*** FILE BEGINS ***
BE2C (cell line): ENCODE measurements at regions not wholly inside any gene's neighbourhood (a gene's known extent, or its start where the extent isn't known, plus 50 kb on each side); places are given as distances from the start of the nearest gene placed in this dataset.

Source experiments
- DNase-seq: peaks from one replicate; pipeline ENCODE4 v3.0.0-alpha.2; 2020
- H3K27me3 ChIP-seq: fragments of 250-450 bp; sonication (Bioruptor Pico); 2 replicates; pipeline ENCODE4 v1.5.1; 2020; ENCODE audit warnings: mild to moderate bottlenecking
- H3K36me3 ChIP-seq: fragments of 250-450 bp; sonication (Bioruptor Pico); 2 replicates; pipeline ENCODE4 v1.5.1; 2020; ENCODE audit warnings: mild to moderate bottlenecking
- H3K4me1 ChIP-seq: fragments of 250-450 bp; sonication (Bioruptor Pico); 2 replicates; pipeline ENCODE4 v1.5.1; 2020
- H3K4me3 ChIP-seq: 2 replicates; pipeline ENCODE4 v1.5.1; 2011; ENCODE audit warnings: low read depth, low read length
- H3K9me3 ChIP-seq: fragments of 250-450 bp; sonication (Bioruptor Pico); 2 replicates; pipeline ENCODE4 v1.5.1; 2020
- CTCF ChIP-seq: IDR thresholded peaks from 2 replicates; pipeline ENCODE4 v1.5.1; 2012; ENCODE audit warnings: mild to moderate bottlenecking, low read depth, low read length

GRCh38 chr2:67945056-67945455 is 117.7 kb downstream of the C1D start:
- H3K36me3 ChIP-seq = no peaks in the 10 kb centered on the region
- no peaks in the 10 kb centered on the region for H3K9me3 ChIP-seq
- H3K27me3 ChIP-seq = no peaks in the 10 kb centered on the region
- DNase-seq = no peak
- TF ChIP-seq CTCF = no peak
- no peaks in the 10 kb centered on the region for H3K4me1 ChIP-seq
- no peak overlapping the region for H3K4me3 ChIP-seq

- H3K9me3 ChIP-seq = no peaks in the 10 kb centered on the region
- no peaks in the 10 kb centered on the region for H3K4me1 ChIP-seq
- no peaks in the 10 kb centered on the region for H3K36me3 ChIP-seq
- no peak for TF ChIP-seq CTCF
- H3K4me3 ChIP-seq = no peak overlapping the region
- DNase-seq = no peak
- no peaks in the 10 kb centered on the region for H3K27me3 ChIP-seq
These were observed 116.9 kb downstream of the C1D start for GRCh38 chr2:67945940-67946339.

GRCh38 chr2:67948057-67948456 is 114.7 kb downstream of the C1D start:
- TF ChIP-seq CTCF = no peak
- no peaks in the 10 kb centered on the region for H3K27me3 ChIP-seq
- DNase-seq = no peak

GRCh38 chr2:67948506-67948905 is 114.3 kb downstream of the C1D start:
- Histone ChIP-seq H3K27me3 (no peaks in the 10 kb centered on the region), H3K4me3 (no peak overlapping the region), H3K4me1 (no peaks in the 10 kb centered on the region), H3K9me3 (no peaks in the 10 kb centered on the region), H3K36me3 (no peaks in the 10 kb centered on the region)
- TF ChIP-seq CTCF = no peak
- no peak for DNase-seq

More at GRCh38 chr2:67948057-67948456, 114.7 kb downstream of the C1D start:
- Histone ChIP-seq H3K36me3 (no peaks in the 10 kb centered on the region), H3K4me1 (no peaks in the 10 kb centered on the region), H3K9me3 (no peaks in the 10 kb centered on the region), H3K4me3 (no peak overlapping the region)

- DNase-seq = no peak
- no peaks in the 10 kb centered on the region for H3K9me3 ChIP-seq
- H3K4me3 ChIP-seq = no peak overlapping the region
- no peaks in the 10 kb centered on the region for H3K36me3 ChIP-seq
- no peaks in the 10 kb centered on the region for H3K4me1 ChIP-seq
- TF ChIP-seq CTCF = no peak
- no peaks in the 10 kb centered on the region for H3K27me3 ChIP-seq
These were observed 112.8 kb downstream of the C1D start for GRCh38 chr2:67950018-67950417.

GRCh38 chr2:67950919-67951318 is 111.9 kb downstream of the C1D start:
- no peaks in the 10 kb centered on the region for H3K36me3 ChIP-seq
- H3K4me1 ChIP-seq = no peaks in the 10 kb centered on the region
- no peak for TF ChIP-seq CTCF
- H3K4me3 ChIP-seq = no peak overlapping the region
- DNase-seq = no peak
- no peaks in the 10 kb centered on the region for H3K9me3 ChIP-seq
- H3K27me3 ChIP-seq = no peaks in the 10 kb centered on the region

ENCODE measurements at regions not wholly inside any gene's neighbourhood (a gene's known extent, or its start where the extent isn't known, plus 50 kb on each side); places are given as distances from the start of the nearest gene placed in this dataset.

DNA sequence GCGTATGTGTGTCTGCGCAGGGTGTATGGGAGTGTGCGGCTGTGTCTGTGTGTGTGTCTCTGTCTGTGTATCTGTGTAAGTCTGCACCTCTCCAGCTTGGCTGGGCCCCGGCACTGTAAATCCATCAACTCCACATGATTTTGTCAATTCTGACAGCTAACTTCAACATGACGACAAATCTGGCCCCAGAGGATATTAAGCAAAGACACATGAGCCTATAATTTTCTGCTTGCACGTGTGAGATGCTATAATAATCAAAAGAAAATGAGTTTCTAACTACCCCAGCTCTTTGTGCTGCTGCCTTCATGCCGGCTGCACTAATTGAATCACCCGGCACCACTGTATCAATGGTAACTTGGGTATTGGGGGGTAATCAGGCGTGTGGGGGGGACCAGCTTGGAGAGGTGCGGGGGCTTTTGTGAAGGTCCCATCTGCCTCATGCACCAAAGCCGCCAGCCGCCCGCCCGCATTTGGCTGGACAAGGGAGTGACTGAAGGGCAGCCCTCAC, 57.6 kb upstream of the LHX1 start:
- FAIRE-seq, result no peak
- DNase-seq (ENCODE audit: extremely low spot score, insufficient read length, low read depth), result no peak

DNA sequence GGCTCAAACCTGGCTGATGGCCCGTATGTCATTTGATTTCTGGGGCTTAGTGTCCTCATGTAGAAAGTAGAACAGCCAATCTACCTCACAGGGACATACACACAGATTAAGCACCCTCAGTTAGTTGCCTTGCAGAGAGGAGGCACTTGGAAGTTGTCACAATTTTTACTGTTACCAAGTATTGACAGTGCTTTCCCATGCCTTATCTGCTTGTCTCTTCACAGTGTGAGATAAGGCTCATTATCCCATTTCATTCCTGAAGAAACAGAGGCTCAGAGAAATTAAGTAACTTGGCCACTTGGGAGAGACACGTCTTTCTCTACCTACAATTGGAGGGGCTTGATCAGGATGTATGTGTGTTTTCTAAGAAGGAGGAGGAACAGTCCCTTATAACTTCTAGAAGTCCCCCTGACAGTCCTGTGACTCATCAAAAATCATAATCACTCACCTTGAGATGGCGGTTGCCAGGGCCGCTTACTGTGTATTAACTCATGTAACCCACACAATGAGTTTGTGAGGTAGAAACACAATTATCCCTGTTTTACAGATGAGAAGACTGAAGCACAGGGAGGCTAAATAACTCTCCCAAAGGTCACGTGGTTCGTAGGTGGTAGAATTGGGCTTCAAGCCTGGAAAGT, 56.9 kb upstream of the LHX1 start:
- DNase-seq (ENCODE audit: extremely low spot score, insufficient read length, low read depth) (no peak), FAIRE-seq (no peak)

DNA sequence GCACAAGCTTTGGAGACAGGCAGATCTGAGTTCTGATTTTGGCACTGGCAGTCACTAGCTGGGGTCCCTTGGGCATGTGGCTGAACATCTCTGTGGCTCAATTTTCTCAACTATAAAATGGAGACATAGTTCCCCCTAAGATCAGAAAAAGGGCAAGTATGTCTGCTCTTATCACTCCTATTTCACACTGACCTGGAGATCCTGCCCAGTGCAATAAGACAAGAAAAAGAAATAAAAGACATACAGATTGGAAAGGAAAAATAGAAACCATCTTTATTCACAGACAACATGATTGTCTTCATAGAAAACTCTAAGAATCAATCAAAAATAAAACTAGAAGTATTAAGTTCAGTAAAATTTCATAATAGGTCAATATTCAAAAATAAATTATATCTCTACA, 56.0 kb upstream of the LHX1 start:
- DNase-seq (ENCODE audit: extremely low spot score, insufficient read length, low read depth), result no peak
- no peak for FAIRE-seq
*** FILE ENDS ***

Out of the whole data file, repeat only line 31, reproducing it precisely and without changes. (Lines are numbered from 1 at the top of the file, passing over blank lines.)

- Histone ChIP-seq H3K27me3 (no peaks in the 10 kb centered on the region), H3K4me3 (no peak overlapping the region), H3K4me1 (no peaks in the 10 kb centered on the region), H3K9me3 (no peaks in the 10 kb centered on the region), H3K36me3 (no peaks in the 10 kb centered on the region)